Virtual Hosta College
Although Virtual Hosta College was more abbreviated in nature, it was a rewarding experience for all as we utilized the Zoom Video Conferencing Platform. We featured five wonderful teachers who prepared educational and interesting virtual presentations. There was no charge for this event. The classes ran back-to-back, with a five-minute break in between. Check out our 2022 Virtual Hosta College.
In-person Hosta College
Hosta College is a two-day event starting on a Friday evening with vendors and garden merchandise for sale. The hosta bookstore is open, ongoing hospitality and socializing, and an auction of rare and unusual hostas also open to the public. Learn more about our in-person Hosta College, presentations, classes, auctions, shopping, gift plants, and more!
The purpose of the Tailgate events is to bring our GLR society members together to enjoy local gardens, area attractions, and, of course, friendship. Previous Tailgates have had well over one hundred visitors, bringing members from other societies within the Great Lakes Region. A different Society hosts the Tailgate each year during the summer, offering garden tours, an auction, and a dinner gathering. It’s a weekend of adventure.
History of Hosta College
Sandy Wilkins has provided the following brief history of Hosta College.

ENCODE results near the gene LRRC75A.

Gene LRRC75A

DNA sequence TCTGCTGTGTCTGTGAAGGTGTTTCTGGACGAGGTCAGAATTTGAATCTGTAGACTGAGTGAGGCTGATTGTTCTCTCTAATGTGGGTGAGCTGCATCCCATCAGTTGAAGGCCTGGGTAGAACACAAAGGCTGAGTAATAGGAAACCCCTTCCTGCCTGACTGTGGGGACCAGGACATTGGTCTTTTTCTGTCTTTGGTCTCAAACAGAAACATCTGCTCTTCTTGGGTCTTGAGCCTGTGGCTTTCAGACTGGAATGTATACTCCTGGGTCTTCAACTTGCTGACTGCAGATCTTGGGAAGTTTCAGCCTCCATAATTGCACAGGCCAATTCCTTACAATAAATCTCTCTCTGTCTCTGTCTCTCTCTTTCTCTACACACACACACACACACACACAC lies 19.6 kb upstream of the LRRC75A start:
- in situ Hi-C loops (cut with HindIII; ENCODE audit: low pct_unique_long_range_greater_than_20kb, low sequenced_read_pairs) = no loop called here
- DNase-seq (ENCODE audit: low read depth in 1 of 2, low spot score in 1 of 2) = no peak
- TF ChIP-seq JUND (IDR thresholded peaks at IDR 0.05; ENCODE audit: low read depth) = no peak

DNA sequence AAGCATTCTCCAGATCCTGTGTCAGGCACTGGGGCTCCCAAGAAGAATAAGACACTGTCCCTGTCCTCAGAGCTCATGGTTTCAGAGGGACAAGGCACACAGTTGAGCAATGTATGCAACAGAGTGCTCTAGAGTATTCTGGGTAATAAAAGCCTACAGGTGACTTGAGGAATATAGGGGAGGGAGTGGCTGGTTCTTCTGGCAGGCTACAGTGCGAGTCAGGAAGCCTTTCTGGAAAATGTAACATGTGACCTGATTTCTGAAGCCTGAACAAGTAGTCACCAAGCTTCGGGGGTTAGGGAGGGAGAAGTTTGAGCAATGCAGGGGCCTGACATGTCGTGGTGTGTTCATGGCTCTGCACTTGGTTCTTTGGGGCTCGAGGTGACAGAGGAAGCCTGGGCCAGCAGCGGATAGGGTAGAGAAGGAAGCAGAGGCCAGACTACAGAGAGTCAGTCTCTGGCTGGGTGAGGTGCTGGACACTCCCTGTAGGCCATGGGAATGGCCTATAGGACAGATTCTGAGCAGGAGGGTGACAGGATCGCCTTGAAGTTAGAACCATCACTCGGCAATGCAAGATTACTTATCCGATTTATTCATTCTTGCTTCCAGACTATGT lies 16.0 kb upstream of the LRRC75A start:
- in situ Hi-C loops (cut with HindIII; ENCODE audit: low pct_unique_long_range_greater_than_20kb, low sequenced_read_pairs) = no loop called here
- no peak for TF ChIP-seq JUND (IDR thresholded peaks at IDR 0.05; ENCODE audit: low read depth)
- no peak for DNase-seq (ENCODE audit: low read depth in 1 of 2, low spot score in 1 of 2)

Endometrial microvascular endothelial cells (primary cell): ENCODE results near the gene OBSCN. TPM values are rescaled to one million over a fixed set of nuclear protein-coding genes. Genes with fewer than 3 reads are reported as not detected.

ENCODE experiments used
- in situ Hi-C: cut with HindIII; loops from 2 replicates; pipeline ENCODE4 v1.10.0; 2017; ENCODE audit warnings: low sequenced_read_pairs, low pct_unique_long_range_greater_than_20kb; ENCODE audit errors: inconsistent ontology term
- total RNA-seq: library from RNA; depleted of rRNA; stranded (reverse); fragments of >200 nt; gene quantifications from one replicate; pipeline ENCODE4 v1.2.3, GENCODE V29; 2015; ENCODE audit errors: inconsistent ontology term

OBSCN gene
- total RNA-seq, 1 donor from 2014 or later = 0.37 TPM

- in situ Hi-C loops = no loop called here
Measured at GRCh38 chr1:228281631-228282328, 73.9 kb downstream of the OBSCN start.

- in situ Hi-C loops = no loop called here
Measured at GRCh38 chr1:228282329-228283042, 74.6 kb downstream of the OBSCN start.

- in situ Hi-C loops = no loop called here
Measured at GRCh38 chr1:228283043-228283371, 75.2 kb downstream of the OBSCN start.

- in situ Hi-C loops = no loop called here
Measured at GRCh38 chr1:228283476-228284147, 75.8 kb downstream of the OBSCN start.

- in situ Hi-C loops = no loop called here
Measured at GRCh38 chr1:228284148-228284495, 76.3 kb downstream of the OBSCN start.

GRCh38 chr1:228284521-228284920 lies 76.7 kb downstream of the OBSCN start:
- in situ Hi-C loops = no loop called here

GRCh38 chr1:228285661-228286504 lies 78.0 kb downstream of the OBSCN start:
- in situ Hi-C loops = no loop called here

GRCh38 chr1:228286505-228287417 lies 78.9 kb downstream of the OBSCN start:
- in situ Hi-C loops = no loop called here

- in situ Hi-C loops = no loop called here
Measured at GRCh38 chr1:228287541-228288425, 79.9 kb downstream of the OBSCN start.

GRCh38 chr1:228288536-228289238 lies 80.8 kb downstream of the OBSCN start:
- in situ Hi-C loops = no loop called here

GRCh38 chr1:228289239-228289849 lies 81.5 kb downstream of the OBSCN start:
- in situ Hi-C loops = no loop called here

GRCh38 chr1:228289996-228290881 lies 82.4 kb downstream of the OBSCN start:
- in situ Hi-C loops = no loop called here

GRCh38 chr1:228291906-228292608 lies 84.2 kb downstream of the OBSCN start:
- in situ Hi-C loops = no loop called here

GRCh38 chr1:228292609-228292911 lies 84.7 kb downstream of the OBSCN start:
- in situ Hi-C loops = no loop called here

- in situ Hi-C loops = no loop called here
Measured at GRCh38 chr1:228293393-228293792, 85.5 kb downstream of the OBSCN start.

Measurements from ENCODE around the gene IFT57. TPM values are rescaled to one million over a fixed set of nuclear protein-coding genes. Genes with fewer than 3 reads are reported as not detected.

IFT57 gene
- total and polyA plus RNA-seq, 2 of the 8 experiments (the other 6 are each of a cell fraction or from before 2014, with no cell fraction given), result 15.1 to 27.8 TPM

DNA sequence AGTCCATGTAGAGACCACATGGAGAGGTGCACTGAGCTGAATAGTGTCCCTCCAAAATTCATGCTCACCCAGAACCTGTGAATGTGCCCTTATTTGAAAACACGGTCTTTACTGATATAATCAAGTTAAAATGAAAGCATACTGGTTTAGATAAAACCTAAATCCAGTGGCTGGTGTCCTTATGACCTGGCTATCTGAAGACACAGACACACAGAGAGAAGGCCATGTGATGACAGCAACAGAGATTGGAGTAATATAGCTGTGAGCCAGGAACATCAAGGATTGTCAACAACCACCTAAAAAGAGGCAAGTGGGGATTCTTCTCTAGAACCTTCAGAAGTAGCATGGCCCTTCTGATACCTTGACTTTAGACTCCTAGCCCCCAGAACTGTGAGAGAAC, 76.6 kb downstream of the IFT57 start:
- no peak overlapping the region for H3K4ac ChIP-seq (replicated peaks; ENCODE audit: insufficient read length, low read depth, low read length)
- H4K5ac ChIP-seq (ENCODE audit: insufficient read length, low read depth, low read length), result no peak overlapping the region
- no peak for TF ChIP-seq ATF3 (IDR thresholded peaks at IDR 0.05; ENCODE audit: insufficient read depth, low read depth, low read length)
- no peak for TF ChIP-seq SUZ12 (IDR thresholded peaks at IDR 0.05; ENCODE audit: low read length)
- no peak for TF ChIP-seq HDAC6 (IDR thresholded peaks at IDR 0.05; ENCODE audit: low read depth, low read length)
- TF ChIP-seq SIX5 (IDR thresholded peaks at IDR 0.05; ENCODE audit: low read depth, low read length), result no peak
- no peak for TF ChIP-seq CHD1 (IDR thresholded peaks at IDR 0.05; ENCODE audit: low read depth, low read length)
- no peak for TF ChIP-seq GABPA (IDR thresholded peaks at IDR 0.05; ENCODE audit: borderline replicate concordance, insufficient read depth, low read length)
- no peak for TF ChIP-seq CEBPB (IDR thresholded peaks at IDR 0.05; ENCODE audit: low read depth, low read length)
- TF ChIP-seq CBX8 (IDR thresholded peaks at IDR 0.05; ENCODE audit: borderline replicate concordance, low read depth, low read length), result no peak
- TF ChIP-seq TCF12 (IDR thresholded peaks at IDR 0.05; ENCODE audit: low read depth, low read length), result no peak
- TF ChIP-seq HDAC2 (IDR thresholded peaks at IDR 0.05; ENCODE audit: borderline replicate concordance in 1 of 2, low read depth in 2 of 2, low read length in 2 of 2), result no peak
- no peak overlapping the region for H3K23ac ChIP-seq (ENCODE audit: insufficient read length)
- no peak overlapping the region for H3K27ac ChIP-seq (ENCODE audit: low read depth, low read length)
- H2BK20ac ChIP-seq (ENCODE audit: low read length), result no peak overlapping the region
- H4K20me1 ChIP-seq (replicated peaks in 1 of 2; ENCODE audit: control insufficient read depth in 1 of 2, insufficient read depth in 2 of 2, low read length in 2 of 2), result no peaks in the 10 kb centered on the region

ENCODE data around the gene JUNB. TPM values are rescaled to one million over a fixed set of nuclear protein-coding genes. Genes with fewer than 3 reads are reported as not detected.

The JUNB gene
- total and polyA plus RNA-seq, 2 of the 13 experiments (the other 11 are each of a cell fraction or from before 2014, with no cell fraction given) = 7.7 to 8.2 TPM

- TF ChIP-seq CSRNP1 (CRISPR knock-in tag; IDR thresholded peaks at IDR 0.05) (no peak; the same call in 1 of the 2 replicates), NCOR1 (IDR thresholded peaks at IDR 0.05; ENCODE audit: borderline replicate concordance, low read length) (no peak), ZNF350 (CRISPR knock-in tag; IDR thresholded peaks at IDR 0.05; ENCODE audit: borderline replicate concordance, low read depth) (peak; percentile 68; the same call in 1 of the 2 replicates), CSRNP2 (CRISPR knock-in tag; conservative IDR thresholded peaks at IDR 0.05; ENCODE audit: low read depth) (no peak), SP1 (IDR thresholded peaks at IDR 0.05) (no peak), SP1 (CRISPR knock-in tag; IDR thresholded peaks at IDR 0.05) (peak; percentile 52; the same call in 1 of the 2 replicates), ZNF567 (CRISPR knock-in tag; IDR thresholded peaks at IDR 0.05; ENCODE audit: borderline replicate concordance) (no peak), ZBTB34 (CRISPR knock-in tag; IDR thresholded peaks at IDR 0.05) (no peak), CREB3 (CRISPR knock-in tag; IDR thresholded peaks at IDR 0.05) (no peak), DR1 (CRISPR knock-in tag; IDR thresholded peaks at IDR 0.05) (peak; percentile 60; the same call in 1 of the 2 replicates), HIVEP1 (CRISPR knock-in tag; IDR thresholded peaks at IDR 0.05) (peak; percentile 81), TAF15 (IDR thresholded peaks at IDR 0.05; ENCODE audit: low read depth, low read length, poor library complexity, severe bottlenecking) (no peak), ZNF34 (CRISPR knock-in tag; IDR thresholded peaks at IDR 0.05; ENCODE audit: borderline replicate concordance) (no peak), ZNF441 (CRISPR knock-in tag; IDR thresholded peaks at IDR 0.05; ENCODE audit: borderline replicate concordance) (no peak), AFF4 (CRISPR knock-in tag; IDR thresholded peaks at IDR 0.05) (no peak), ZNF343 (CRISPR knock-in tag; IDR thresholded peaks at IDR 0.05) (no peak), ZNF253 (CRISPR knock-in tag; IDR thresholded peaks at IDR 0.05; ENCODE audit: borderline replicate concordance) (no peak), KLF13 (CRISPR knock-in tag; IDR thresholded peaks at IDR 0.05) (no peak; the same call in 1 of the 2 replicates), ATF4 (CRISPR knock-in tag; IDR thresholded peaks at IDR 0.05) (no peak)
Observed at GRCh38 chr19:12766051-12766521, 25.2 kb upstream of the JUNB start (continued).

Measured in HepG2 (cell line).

“The country was divided up into regions in the late eighties, but many of them were large and none actually functioned as a region. I was appointed regional director in June of 1992. Upon consent of the AHS board, this new region, 4, was comprised of Indiana, Michigan, Ohio, and Kentucky. The idea was to have a region with similar growing zones and be close enough together that we could meet at least once a year.
I had the first board meeting in my home in Carmel, Indiana in October 1992. Each society in the region sent delegates based on the size of the membership of the club. INDIANAPOLIS HOSTA SOCIETY, Bob Whitmore, Randy Goodwin, Sally Murphy. MICHIGAN HOSTA SOCIETY, Jim Wilkins, Clarence Owens, Jim Dishon, John Kulpa. HOSTAS OF KENTUCKIANA, Kathy Lowrey. GREATER CINCINNATI HOSTA AND DAYLILY SOCIETY, Gila Hawk. We only had four active societies at that time.
We decided to have a Regional Meeting in March. We would be at a Days Inn in Dayton. The theme was Shakespeare on Hostas and run like other events, with attendees staying in one room and listening to different speakers.
The next October, at our second meeting, I suggested the name Hosta College and everyone jumped on board, adding their own creative touches. Every year it seems to get better and better.”*
The first Hosta College was held the next year, 1993, in Dayton, Ohio at the Comfort Inn. It was attended by 68 students. Five teachers taught classes in the same large room. In our second year, fifteen classes were offered. Students could choose three classes to attend. For several years, students received a “Hosta College diploma” for attending.
In an effort to find a place large enough to accommodate a growing number of students, Marcia Niswonger found the Upper Valley Career Center in Piqua, Ohio. In 1995 Hosta College held classes at Upper Valley for the first time. With all the new space available, Hosta College grew in student population and class offerings.